The Virginia legislature adjourned its special session on Tuesday without any votes on gun measures while Republican leaders labeled Gov. Ralph Northam's decision to call the session "an election-year stunt."
The Republican-controlled House of Delegates and Senate decided to refer the more than 30 bills filed as part of the session to the bipartisan Virginia State Crime Commission for further review. They will then be considered the next time the legislature meets on November 18—after the state's next election.
"The call for this session was premature," House Speaker Kirk Cox (R., Colonial Heights) told the Washington Post.
Northam forced the Republican-controlled legislature to hold the session in the wake of the May 31 Virginia Beach shooting where 12 people were murdered. He proposed the legislature take up essentially the same gun control package he had proposed, and seen defeated, earlier in the year. It was the first major public initiative from the governor after a racist picture was discovered in his medical school yearbook back in January.
Republicans and gun rights activists labeled the governor's renewed push for new gun control measures, including banning and confiscating potentially millions of guns, a "distraction" and "stunt" designed to take the attention off of his refusal to resign after the racist photo surfaced.
The National Rifle Association applauded the legislature for its handling of the session and chided Northam for calling the session in the first place.
"The National Rifle Association has a long history of working to reduce violent crime rates within the Commonwealth of Virginia," Jason Ouimet, acting executive director of the group’s Institute for Legislative Action, said in a statement. "We commend the House and Senate Republican leadership for renewing the focus on putting violent criminals behind bars and a much needed refocus on mental health initiatives. Without a final report on the Virginia Beach investigation, this special session by Gov. Northam was a complete taxpayer-funded distraction. The discussion before the Virginia Crime Commission should focus on solutions that provide strong due process and puts a stop to the continued politicization of law-abiding individual’s constitutional rights."
The Virginia Citizens Defense League (VCDL) said the legislature chose the right approach by referring the bills to the Crime Commission because they believe it will result in better legislation.
"We think the Republicans did the right thing," Philip Van Cleave, the group's president, told the Washington Free Beacon. "The tool used in a crime or a suicide is not the problem, it is the person using the tool. To really find a solution to either is going to need extensive study and an honest approach."
In a message after the legislature adjourned, VCDL claimed activism from supporters who flooded the capitol turned the tide against new gun control measures.
"VCDL thanks all of you who attended Lobby Day today," Van Cleave said in an email to supporters. "The line to enter the General Assembly wrapped around the building! Our eighteen lobbying teams and other members where everywhere. It was a wonderful sight to behold! Thanks also to those who could not attend today, but who sent those emails and made those telephone calls! Your efforts, too, made a difference.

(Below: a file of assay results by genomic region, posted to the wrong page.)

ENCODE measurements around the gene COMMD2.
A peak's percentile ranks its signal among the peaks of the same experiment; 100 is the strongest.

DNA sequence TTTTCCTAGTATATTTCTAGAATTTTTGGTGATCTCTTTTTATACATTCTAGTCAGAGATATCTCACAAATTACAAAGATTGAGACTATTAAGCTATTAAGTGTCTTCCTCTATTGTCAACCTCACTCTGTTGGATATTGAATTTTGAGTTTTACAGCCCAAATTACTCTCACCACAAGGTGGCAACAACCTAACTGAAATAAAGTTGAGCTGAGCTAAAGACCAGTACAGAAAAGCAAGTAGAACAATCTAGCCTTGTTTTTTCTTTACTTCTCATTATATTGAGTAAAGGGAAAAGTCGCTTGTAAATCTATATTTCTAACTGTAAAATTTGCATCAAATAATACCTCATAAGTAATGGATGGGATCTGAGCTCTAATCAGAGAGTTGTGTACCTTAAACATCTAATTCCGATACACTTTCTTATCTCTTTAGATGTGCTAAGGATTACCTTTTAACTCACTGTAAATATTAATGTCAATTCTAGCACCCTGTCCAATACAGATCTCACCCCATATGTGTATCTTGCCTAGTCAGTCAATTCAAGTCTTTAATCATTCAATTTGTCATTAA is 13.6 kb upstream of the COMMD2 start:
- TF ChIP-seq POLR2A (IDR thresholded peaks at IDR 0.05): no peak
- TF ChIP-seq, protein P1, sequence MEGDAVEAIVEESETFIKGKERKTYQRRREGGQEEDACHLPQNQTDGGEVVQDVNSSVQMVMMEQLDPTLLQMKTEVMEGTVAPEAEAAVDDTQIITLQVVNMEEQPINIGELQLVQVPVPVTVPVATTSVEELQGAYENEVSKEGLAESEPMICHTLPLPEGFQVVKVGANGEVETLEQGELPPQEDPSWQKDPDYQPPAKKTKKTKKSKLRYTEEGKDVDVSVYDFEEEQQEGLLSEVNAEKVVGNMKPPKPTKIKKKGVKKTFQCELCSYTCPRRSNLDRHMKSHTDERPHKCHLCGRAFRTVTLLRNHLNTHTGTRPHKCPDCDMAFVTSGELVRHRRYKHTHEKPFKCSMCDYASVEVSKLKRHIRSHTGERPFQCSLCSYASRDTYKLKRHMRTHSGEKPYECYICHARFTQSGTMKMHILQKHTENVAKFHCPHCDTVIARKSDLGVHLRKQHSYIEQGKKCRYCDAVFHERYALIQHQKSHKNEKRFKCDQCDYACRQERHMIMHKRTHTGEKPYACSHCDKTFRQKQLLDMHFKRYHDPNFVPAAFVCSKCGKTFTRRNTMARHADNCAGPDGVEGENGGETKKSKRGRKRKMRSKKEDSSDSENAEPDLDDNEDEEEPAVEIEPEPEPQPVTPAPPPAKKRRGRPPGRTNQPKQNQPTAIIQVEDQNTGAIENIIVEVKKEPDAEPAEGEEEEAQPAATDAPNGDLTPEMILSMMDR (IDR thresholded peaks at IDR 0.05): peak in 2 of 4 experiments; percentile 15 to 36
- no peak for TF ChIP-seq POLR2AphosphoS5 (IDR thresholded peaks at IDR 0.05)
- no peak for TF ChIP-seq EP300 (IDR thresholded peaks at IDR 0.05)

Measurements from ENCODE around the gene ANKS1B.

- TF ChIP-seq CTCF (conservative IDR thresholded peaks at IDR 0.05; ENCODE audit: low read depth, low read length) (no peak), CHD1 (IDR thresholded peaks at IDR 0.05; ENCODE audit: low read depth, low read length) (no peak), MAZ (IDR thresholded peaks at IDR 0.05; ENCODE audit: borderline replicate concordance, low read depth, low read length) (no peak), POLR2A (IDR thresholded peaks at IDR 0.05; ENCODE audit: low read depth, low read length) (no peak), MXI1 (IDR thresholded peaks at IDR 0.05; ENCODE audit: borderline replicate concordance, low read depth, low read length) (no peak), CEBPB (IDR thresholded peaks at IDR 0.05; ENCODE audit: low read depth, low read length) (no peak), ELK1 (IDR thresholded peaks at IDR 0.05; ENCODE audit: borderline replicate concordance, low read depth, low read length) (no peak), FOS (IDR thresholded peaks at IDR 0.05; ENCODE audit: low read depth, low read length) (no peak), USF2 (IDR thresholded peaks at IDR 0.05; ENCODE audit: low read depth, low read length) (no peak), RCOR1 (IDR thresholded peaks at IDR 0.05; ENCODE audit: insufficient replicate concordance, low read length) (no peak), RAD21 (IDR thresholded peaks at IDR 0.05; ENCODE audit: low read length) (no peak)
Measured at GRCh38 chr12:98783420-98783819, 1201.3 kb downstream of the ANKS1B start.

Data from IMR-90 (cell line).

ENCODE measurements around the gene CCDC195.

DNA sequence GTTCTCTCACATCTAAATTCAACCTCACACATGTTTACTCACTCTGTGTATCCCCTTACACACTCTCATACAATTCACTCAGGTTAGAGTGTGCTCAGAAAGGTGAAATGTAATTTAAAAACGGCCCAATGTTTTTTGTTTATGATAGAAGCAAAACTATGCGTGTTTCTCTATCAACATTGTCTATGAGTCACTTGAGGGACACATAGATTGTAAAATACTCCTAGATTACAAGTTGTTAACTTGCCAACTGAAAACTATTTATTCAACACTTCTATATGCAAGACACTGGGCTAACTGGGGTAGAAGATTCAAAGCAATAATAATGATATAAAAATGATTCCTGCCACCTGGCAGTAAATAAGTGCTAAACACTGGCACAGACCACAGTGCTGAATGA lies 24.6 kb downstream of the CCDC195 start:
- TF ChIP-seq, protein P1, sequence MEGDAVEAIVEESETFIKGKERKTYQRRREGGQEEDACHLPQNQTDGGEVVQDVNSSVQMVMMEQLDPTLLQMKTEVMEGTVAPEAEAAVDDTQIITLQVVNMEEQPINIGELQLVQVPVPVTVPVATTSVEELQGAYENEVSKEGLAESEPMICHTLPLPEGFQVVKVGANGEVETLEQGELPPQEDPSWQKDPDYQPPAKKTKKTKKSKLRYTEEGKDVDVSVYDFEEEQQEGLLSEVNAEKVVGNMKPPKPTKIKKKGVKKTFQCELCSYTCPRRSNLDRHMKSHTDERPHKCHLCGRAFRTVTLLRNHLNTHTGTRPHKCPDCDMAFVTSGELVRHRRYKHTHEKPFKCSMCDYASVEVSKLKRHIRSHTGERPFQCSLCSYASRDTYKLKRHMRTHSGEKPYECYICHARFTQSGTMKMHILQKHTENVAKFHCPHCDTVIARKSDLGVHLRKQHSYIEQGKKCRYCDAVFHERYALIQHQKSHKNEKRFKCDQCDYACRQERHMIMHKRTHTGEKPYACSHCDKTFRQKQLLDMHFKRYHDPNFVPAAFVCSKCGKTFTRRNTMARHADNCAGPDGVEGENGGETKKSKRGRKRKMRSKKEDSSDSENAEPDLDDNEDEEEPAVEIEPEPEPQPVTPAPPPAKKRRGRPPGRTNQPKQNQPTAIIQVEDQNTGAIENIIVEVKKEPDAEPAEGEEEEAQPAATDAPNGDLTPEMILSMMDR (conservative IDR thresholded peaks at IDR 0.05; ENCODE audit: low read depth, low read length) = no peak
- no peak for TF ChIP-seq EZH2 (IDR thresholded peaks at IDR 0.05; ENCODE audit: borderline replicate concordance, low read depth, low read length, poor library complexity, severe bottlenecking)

"Do I think the flood of gun owners at Lobby Day and the barrage of emails made a difference? YES!"
Democrats and gun control groups claimed the lack of votes on new gun control measures was evidence Virginia Republicans were controlled by the NRA.
"The Republicans in this state are totally controlled—I mean 100 percent controlled—by the National Rifle Association," Senate minority leader Richard L. Saslaw (D., Fairfax) told the Post.
"Our lawmakers should be ashamed of themselves," Sibel Galindez, Virginia Beach resident and a Moms Demand Action volunteer, said in a statement. "Today was an opportunity for state legislators to do something about the shootings that are tearing our communities apart. Instead, they played partisan games and caved to NRA pressure."
They said their focus would now be on flipping control of both the House of Delegates and Senate to Democrats in order to pass new gun control bills.
"It's time for new legislative leaders in Richmond, and Everytown and Moms Demand Action are all-in on electing a gun safety majority this fall in the Commonwealth," John Feinblatt, president of Everytown for Gun Safety, said in a statement.
"It's time to vote out lawmakers who have shown us, time after time, that they don’t have the heart or the backbone to stand up for public safety by strengthening our gun laws," Galindez said.
Gun rights groups also focused on the elections as pivotal in the fight over guns. Van Cleave said gun rights supporters need to not just hold seats but take back the ones lost in the last election if they want to ensure new gun control measures aren’t passed.
"If gun owners do not get active in the upcoming elections in November, it will be disastrous," he said in the email to supporters. "The balance of power between pro-self-defense legislators and anti-self-defense legislators is truly razor thin in both the House and the Senate. We MUST get back the seats lost in the last election. If the Democrat leadership takes control of the House and Senate, we are going to see massive amounts of gun control coming our way. It could transform Virginia as we know it."
Still, he said Tuesday's victory was important none the less.
"The battle is not over, but today was an important day for the citizens of the Commonwealth of Virginia," Van Cleave told supporters.